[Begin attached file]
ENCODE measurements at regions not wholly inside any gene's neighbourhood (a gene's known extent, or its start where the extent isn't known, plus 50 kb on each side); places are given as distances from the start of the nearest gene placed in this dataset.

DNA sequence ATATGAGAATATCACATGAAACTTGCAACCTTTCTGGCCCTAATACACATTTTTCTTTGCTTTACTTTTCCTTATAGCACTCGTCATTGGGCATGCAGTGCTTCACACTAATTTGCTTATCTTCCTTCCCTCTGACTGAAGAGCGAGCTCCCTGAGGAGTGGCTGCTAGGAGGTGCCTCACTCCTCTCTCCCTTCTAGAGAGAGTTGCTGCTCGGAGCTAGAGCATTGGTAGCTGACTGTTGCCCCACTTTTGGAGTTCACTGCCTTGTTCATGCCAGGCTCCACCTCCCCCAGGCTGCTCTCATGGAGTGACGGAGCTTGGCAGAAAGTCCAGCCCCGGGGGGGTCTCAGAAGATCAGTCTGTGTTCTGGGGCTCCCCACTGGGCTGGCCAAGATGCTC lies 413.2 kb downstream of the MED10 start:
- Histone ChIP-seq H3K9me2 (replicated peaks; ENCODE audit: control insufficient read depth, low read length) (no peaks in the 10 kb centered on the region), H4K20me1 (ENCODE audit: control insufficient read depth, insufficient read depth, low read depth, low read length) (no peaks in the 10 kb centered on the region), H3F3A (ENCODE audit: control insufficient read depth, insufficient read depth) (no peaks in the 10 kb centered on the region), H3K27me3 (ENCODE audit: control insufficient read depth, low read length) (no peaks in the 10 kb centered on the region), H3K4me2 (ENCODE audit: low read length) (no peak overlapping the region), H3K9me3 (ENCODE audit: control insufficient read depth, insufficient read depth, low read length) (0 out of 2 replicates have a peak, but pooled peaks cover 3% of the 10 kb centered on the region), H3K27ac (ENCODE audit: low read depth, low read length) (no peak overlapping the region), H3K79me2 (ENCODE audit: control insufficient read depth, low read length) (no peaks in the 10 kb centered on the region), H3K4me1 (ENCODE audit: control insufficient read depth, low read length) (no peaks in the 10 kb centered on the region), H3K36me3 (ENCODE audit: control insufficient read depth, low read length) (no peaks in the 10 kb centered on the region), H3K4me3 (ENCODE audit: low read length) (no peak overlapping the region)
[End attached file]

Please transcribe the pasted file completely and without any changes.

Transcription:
ENCODE measurements at regions not wholly inside any gene's neighbourhood (a gene's known extent, or its start where the extent isn't known, plus 50 kb on each side); places are given as distances from the start of the nearest gene placed in this dataset.

DNA sequence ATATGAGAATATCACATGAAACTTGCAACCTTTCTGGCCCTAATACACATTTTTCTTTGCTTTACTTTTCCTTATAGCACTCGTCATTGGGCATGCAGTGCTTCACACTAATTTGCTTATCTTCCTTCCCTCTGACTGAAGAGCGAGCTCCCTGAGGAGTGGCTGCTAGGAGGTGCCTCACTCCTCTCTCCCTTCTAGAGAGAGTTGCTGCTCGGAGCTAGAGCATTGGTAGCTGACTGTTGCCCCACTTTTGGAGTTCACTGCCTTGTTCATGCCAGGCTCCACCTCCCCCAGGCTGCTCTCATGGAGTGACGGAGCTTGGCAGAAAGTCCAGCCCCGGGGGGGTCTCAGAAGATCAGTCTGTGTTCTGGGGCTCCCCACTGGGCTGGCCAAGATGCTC lies 413.2 kb downstream of the MED10 start:
- Histone ChIP-seq H3K9me2 (replicated peaks; ENCODE audit: control insufficient read depth, low read length) (no peaks in the 10 kb centered on the region), H4K20me1 (ENCODE audit: control insufficient read depth, insufficient read depth, low read depth, low read length) (no peaks in the 10 kb centered on the region), H3F3A (ENCODE audit: control insufficient read depth, insufficient read depth) (no peaks in the 10 kb centered on the region), H3K27me3 (ENCODE audit: control insufficient read depth, low read length) (no peaks in the 10 kb centered on the region), H3K4me2 (ENCODE audit: low read length) (no peak overlapping the region), H3K9me3 (ENCODE audit: control insufficient read depth, insufficient read depth, low read length) (0 out of 2 replicates have a peak, but pooled peaks cover 3% of the 10 kb centered on the region), H3K27ac (ENCODE audit: low read depth, low read length) (no peak overlapping the region), H3K79me2 (ENCODE audit: control insufficient read depth, low read length) (no peaks in the 10 kb centered on the region), H3K4me1 (ENCODE audit: control insufficient read depth, low read length) (no peaks in the 10 kb centered on the region), H3K36me3 (ENCODE audit: control insufficient read depth, low read length) (no peaks in the 10 kb centered on the region), H3K4me3 (ENCODE audit: low read length) (no peak overlapping the region)